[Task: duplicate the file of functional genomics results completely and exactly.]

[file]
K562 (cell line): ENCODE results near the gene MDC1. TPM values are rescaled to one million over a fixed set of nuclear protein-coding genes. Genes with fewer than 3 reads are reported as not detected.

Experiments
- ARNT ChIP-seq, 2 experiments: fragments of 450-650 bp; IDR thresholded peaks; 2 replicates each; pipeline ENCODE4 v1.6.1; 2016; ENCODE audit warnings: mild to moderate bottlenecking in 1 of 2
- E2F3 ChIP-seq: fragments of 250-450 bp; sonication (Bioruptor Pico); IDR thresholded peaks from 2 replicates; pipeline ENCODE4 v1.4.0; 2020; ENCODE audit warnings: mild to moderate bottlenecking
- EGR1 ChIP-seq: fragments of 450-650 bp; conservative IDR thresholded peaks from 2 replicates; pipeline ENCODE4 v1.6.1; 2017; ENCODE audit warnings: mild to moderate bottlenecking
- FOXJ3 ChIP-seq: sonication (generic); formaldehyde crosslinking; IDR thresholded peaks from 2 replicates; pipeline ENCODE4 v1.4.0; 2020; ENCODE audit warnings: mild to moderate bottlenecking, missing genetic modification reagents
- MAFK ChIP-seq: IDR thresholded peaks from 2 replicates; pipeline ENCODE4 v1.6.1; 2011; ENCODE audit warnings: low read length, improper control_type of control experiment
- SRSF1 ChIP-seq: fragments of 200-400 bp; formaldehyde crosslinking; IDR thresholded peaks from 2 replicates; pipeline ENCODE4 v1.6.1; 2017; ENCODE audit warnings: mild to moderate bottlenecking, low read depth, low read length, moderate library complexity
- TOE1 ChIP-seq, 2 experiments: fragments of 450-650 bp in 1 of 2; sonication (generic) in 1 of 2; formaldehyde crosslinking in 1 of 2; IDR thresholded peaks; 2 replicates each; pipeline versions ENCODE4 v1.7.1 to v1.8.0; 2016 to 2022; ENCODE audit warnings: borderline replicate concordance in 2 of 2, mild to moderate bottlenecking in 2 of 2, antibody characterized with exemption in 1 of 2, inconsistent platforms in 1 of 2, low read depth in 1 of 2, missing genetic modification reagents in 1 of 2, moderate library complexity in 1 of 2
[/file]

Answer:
K562 (cell line): ENCODE results near the gene MDC1. TPM values are rescaled to one million over a fixed set of nuclear protein-coding genes. Genes with fewer than 3 reads are reported as not detected.

Experiments
- ARNT ChIP-seq, 2 experiments: fragments of 450-650 bp; IDR thresholded peaks; 2 replicates each; pipeline ENCODE4 v1.6.1; 2016; ENCODE audit warnings: mild to moderate bottlenecking in 1 of 2
- E2F3 ChIP-seq: fragments of 250-450 bp; sonication (Bioruptor Pico); IDR thresholded peaks from 2 replicates; pipeline ENCODE4 v1.4.0; 2020; ENCODE audit warnings: mild to moderate bottlenecking
- EGR1 ChIP-seq: fragments of 450-650 bp; conservative IDR thresholded peaks from 2 replicates; pipeline ENCODE4 v1.6.1; 2017; ENCODE audit warnings: mild to moderate bottlenecking
- FOXJ3 ChIP-seq: sonication (generic); formaldehyde crosslinking; IDR thresholded peaks from 2 replicates; pipeline ENCODE4 v1.4.0; 2020; ENCODE audit warnings: mild to moderate bottlenecking, missing genetic modification reagents
- MAFK ChIP-seq: IDR thresholded peaks from 2 replicates; pipeline ENCODE4 v1.6.1; 2011; ENCODE audit warnings: low read length, improper control_type of control experiment
- SRSF1 ChIP-seq: fragments of 200-400 bp; formaldehyde crosslinking; IDR thresholded peaks from 2 replicates; pipeline ENCODE4 v1.6.1; 2017; ENCODE audit warnings: mild to moderate bottlenecking, low read depth, low read length, moderate library complexity
- TOE1 ChIP-seq, 2 experiments: fragments of 450-650 bp in 1 of 2; sonication (generic) in 1 of 2; formaldehyde crosslinking in 1 of 2; IDR thresholded peaks; 2 replicates each; pipeline versions ENCODE4 v1.7.1 to v1.8.0; 2016 to 2022; ENCODE audit warnings: borderline replicate concordance in 2 of 2, mild to moderate bottlenecking in 2 of 2, antibody characterized with exemption in 1 of 2, inconsistent platforms in 1 of 2, low read depth in 1 of 2, missing genetic modification reagents in 1 of 2, moderate library complexity in 1 of 2